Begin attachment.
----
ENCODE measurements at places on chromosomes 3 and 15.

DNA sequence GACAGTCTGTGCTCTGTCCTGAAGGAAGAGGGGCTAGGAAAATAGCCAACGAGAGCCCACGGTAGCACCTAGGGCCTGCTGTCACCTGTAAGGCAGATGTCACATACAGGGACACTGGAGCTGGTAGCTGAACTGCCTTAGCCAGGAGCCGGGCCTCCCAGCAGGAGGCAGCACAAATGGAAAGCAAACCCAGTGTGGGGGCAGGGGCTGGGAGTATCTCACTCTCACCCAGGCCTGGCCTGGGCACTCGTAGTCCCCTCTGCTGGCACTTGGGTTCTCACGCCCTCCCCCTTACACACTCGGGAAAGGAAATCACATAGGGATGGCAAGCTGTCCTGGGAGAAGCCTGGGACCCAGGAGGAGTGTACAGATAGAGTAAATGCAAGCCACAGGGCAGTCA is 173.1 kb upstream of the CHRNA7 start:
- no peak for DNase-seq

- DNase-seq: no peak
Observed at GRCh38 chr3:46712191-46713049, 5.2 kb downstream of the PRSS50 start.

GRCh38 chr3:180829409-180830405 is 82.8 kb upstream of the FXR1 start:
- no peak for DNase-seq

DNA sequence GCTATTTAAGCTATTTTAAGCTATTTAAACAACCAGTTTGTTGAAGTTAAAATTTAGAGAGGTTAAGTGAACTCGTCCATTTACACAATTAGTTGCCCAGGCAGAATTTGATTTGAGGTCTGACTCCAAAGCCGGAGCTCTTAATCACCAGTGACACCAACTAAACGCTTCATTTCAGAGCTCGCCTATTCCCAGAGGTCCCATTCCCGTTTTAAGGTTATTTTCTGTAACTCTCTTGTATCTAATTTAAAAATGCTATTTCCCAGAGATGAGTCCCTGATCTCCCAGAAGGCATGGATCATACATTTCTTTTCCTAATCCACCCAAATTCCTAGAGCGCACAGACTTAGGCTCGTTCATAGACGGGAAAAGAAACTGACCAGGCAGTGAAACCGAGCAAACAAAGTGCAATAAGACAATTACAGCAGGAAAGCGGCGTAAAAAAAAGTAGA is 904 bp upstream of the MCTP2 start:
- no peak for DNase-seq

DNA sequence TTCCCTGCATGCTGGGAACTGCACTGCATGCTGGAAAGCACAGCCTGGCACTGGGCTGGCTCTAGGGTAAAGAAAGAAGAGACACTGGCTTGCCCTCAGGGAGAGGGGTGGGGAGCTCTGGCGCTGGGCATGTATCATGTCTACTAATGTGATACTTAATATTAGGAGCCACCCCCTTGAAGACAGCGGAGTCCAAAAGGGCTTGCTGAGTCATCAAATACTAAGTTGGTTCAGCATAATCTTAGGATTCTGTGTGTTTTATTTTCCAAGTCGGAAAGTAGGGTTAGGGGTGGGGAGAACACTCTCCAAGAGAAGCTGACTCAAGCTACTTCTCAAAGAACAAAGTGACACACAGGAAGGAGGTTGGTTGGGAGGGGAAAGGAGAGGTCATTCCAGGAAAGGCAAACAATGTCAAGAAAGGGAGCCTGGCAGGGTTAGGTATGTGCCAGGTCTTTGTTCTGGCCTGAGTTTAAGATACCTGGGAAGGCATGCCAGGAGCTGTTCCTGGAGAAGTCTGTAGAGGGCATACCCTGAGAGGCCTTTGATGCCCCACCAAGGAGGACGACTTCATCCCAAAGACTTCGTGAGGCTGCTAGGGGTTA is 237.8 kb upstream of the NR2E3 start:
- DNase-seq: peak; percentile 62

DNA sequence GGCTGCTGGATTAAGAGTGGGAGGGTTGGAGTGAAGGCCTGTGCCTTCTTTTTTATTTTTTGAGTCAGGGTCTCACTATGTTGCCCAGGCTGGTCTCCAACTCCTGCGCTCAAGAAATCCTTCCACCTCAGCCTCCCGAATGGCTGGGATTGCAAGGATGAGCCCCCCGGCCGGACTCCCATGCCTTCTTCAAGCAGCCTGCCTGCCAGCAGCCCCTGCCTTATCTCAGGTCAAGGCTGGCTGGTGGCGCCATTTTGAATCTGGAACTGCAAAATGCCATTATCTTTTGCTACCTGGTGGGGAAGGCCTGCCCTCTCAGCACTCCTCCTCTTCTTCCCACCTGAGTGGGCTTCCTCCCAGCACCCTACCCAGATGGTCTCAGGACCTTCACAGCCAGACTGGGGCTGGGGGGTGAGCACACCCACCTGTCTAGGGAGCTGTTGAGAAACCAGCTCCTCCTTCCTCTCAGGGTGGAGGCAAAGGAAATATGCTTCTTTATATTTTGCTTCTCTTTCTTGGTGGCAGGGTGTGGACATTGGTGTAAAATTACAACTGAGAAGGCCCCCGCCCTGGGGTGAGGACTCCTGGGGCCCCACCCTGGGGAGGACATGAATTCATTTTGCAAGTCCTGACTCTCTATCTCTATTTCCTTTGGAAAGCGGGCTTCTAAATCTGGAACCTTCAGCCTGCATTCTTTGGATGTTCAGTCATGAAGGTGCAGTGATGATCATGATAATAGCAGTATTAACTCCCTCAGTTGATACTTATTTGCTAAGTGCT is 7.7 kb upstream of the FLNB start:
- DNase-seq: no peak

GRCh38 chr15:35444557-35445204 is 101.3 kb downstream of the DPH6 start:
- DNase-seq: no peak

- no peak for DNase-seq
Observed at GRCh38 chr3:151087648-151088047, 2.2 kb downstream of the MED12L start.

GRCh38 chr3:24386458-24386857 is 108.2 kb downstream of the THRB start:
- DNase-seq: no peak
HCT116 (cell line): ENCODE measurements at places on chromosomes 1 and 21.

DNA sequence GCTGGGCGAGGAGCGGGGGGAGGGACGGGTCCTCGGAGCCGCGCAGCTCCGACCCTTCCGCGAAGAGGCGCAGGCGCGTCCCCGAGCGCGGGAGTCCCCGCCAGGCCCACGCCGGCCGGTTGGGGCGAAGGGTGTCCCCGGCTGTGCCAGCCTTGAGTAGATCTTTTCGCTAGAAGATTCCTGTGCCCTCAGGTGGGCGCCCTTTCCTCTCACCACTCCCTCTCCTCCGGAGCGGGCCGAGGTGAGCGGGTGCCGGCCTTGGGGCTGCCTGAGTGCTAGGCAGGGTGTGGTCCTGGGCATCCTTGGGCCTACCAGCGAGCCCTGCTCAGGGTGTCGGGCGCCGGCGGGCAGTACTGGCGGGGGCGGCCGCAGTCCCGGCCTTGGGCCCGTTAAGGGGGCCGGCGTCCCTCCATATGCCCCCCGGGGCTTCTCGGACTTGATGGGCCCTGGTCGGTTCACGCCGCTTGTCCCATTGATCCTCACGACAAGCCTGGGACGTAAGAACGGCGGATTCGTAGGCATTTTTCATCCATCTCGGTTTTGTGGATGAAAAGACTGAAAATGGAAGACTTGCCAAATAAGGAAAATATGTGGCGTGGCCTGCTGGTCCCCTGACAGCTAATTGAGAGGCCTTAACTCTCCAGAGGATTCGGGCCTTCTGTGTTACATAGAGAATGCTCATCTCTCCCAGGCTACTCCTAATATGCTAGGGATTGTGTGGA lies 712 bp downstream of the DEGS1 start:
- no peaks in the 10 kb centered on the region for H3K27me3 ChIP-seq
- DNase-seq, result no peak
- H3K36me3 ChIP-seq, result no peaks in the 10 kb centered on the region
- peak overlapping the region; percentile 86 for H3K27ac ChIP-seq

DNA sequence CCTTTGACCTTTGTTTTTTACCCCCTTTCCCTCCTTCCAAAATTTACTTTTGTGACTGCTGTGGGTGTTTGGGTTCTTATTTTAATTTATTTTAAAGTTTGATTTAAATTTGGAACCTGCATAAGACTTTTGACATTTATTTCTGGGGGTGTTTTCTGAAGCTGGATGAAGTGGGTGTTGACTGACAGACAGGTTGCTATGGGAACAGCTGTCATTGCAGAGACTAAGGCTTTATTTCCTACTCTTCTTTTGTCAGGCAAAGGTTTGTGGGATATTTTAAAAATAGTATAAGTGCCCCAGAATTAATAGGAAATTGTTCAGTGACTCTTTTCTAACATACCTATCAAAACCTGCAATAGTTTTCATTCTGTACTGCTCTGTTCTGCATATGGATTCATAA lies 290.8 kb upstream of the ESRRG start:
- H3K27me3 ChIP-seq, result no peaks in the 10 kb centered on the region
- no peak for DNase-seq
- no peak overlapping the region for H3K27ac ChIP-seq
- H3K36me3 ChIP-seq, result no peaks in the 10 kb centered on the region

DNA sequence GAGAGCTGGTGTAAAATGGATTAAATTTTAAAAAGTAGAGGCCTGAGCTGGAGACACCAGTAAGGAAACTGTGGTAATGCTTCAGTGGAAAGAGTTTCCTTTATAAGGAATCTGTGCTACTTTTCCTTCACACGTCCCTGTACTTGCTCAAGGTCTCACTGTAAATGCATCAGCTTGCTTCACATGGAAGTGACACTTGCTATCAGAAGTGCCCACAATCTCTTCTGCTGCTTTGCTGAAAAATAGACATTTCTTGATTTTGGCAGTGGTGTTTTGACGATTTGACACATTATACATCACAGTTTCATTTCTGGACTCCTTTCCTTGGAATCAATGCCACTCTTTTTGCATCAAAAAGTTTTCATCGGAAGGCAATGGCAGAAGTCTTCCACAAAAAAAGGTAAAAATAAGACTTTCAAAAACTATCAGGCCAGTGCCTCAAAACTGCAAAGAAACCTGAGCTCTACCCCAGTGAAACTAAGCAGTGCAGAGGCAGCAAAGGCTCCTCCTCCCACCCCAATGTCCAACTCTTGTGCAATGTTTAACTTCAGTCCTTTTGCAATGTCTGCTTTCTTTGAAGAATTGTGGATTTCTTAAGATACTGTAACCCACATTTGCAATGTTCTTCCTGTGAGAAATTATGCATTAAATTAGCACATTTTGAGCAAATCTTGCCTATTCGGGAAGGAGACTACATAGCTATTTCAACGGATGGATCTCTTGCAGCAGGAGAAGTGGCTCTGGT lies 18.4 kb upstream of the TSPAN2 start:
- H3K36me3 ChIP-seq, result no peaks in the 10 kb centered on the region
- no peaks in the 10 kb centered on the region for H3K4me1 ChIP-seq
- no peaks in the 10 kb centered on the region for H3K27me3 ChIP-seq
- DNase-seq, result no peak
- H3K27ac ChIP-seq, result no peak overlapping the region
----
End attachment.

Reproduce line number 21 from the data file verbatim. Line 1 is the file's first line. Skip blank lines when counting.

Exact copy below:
DNA sequence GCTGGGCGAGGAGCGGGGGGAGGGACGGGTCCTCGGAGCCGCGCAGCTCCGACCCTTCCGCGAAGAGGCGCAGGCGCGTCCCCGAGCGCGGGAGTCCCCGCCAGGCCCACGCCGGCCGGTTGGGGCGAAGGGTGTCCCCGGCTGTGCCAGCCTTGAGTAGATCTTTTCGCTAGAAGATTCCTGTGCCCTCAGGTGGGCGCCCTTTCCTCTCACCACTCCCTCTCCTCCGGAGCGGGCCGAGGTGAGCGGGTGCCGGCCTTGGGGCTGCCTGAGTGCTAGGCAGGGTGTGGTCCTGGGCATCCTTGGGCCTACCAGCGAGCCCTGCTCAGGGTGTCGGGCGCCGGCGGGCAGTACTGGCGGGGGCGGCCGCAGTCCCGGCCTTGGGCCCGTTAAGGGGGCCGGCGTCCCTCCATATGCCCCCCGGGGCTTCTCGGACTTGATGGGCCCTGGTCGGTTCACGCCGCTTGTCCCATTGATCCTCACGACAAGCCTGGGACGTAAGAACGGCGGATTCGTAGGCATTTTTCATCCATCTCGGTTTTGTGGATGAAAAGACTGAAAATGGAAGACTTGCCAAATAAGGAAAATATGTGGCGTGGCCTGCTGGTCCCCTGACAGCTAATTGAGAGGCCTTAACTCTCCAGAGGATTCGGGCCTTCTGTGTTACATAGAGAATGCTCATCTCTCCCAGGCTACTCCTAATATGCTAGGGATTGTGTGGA lies 712 bp downstream of the DEGS1 start: